• Who is the product for (in terms of patient population)?

  • Is the product truly novel, an iteration, or me-too? 

  • What is the expected price of the new product?

  • What is the high-level strategy of the product? Basically, what's the end game: Are we trying to play the price game, gain market share, or change the market?

  • Where is the product in the development timeline?

  • What are the regulatory and clinical strategies?

  • What is the competitive landscape?

Know the Differing Requirements for Regulatory Approval and Reimbursement. It seems obvious, but a lot of people fail to realize that regulatory approval and reimbursement are relatively unrelated. When it comes to regulatory approval in medtech, the path of least resistance is often the most attractive, for example. Given the increasingly challenging regulatory environment, many companies simply look to satisfy the minimum requirements for CE Mark or FDA approval. "This may be the most viable strategy, but it tends to work against reimbursement," Domyahn said. "When you're proving you're as good as—or no worse than—an existing product, it's hard to justify with a straight face going to a payer and saying: You need to pay me more money for something that's just as good as, or technically no worse than, [another product]." 

Furthermore, while FDA's blessing is necessary for reimbursement, it doesn't certain squat in terms of payment. "FDA's bar is safe and effective; payers' bar is medically reasonable and necessary. The gap between those used to be relatively small, but I would argue that today it's [bigger] and continues to widen," Domyahn noted. "FDA doesn't write checks; CMS does. Payers have a higher standard."

Perform Coding Assessments Early. Because coding determines payment levels, it's imperative to get a jump on coding assessments as early in the process as possible. "Coding is really important as you're designing products: Do we fit into existing codes or do we have to get one created? [The latter] is a much different process that takes a lot of time," Domyahn said. He added that companies don't have the luxury of just picking the codes the product falls under. Instead, the medical device has to satisfy the description of the code to qualify.

Consider Coverage When Designing a Product. Domyahn also stressed the importance of considering whether a new product falls within a covered benefit from the targeted payer(s). After all, he noted, Medicare, by law, can only cover so many areas, and preventative medicine and cosmetic procedures, for instance, don't make the cut. He also emphasized the need to examine existing medical policies. "If you're going to design the next TAVR device, there's a policy on that. You may want to think about looking at it to see if there are parameters in terms of physician or hospital requirements that the product might need to take into account to fall under that policy," Domyahn advised. "Once a policy is established, it's really hard to change; it takes a lot of clinical data."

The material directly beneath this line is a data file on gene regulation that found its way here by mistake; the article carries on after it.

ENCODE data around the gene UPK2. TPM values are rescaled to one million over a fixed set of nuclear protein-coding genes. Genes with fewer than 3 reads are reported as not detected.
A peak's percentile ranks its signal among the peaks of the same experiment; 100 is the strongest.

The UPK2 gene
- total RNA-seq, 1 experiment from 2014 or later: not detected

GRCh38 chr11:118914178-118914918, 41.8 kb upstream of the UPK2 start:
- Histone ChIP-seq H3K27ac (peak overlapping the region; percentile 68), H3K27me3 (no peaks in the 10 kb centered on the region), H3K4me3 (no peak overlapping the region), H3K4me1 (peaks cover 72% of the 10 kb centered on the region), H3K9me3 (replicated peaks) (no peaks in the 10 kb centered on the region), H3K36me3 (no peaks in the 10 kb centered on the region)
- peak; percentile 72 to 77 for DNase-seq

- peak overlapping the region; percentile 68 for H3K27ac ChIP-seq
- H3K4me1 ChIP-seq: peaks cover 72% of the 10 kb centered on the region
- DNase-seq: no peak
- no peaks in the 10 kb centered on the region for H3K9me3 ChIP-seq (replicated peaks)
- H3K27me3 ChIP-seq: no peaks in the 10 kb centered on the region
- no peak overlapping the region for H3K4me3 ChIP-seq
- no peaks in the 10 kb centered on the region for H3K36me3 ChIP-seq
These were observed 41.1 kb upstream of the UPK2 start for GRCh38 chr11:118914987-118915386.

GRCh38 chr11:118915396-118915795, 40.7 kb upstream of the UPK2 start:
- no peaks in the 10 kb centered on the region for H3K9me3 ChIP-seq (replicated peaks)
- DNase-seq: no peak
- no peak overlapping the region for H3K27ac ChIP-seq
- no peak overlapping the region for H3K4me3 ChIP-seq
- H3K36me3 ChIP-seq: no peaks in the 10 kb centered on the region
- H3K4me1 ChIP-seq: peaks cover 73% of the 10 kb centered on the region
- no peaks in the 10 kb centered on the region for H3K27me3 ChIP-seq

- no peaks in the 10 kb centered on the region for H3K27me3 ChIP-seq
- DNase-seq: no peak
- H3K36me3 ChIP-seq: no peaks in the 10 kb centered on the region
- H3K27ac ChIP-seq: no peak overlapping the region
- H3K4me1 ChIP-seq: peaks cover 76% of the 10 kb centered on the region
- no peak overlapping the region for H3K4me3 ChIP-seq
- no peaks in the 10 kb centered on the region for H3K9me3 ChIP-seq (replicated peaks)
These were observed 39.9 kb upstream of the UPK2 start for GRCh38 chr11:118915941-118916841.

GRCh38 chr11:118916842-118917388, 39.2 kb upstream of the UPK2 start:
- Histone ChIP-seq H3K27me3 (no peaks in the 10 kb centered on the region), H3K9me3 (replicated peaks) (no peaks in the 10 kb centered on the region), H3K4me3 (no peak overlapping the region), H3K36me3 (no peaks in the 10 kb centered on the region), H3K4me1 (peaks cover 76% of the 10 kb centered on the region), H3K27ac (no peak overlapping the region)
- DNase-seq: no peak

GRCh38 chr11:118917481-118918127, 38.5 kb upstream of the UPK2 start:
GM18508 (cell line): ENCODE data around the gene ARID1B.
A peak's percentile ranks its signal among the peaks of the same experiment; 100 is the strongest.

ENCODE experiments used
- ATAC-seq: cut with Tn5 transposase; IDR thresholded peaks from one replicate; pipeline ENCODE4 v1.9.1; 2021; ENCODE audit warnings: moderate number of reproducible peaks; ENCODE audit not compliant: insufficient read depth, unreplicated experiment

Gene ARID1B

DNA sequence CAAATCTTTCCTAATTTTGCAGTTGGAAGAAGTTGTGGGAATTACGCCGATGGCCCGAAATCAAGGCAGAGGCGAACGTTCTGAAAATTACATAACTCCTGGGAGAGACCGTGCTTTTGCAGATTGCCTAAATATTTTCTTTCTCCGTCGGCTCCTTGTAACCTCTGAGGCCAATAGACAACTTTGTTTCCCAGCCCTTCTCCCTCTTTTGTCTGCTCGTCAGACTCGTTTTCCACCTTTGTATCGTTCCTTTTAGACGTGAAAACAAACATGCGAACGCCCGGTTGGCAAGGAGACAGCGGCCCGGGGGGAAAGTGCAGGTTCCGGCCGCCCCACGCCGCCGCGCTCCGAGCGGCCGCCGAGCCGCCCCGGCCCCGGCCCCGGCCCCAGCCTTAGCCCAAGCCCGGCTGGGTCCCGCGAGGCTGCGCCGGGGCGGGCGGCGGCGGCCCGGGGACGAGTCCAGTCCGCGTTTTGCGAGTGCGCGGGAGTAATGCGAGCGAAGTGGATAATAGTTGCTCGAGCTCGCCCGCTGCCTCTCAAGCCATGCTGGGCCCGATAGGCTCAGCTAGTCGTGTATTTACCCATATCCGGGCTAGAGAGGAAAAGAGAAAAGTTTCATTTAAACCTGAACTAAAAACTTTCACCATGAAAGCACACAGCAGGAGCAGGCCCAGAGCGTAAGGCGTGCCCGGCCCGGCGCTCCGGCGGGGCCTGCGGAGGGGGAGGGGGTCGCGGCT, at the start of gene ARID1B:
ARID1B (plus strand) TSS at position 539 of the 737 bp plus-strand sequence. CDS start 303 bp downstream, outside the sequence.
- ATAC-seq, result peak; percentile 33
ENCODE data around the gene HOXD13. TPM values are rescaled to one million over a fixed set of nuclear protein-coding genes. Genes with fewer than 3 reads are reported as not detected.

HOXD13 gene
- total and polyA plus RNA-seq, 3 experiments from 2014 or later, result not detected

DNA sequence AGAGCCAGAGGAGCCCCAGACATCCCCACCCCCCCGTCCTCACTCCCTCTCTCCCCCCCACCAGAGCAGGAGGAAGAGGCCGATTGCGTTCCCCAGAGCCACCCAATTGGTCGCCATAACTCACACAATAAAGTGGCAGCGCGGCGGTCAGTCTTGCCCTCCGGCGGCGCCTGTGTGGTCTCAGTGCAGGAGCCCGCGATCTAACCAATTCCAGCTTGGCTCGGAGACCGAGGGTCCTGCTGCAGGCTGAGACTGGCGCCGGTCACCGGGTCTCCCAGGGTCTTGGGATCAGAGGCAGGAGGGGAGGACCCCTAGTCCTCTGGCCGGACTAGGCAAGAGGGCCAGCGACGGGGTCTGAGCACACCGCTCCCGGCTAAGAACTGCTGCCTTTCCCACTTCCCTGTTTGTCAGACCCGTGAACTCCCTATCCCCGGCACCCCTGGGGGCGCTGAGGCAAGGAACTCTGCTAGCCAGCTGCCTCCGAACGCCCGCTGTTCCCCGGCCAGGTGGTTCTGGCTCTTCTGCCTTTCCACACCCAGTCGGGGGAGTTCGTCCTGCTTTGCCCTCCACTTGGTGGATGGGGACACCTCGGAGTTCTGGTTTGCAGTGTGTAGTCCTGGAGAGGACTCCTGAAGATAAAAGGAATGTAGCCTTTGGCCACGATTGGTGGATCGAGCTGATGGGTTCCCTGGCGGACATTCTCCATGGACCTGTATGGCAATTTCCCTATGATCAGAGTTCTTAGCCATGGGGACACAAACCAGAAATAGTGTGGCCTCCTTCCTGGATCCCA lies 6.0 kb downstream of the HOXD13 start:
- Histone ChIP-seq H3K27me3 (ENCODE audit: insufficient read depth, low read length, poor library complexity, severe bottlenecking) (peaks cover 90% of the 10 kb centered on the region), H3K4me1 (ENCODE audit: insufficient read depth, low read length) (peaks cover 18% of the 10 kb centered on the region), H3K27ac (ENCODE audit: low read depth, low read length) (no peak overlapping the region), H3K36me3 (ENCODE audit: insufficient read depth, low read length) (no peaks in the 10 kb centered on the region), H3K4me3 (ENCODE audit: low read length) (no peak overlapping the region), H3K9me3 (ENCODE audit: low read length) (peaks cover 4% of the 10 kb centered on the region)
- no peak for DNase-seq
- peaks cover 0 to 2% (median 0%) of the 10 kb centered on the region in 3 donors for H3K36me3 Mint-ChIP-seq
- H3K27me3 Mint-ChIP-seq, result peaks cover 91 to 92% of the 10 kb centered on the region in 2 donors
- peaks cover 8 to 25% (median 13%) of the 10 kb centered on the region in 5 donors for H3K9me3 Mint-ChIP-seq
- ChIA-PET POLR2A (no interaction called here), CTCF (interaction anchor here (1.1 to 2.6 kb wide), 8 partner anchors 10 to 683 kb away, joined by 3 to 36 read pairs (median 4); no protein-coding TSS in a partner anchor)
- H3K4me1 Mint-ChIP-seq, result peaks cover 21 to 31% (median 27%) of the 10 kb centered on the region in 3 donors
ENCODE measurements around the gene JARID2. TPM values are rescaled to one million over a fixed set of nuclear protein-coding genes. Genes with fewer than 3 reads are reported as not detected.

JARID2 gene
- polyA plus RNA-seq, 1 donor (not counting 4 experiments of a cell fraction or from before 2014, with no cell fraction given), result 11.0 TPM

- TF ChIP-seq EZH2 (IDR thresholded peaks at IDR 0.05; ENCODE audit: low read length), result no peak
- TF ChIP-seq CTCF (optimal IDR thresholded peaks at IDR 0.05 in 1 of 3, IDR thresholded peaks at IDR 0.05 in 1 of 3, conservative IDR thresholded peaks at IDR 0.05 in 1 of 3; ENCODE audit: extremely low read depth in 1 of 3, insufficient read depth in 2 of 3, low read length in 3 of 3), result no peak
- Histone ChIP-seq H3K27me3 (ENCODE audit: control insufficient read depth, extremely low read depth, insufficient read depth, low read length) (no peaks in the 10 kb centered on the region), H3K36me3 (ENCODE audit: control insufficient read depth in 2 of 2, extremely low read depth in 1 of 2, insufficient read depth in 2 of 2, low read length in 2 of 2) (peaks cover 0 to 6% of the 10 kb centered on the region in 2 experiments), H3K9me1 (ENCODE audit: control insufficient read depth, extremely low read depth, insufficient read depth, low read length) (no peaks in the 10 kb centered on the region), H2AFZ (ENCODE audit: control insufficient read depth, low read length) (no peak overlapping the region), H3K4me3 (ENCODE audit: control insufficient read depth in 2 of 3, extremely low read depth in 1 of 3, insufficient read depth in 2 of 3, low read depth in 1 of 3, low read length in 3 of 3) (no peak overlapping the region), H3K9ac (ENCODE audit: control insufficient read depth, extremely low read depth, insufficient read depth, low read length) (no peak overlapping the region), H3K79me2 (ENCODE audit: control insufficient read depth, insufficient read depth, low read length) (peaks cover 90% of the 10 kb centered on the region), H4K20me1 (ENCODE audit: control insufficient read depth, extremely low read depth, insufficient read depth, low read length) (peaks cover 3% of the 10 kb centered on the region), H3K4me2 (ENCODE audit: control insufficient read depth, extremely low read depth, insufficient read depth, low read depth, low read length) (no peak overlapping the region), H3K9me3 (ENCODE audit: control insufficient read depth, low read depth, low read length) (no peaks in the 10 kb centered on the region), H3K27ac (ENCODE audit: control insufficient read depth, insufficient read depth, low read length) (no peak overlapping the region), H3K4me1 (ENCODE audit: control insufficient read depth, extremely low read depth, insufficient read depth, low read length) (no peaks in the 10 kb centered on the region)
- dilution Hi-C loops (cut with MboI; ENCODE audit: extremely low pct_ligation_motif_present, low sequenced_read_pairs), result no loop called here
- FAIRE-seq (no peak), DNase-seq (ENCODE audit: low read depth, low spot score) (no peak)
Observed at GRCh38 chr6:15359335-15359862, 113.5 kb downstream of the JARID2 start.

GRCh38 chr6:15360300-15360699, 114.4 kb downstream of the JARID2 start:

Understand the End Game Throughout the Entire Product Lifecycle. Everyone from marketing to R&D to clinical to regulatory to reimbursement has to get in a room and land on the same page—early—when it comes to new product development, Domyahn commented. "I can't state that enough. What do we want to do with this product in the market? I can't provide input to R&D unless I know what marketing wants to do and what the competitive landscape looks like," he said. "Start with the end game—what do we want to accomplish—and then we can work backward from there."

 —Shana Leonard, group editorial director, medical content
[email protected]

[Image courtesy of cooldesign/FREEDIGITALPHOTOS.NET]

Sign up for the QMED & MD+DI Daily newsletter.

Fri, 14 Nov 2014 10:00:00 -0600 en text/html
Tube Design Tips To Save A Writer’s Project

Most of the stories we cover here are fresh from the firehose, the newest and coolest stuff to interest you during your idle moments. Sometimes though, we come across a page that’s not new, but is interesting in its own right enough to bring to your attention. So it is with our subject here, because when faced with a tube circuit design problem, we found salvation in a page from [The Valve Wizard].

Do you need to apply negative feedback to a triode amplifier? The circuit is simplicity itself, but sadly when we were at university they had long ago stopped teaching the mathematics behind the component values. Step forward everything you need to know about triode amplifier negative feedback.

Negative feedback is a pretty simple idea: subtract a little of the amplifier’s output from the input. It reduces the amplifier’s gain with a flat response, so it’s useful for removing humps in the frequency response and reducing the tendency for distortion. In a single-ended triode amp it’s done with a resistor and capacitor from anode to grid, but the question is, just what resistor or capacitor?. Here the page has all the answers, taking the reader through calculating the desired gain, and picking the value of the capacitor to avoid affecting the frequency response. We wish that someone had taught us this three decades ago!

The website is full of really useful info about valve or tube amps, and it’s worth mentioning that he’s made it available in book format too. There’s no reason not to have a go at vacuum electronics. Meanwhile in case you are wondering what project prompted this, it was a quest to Boost upon this cheap Chinese kit amplifier.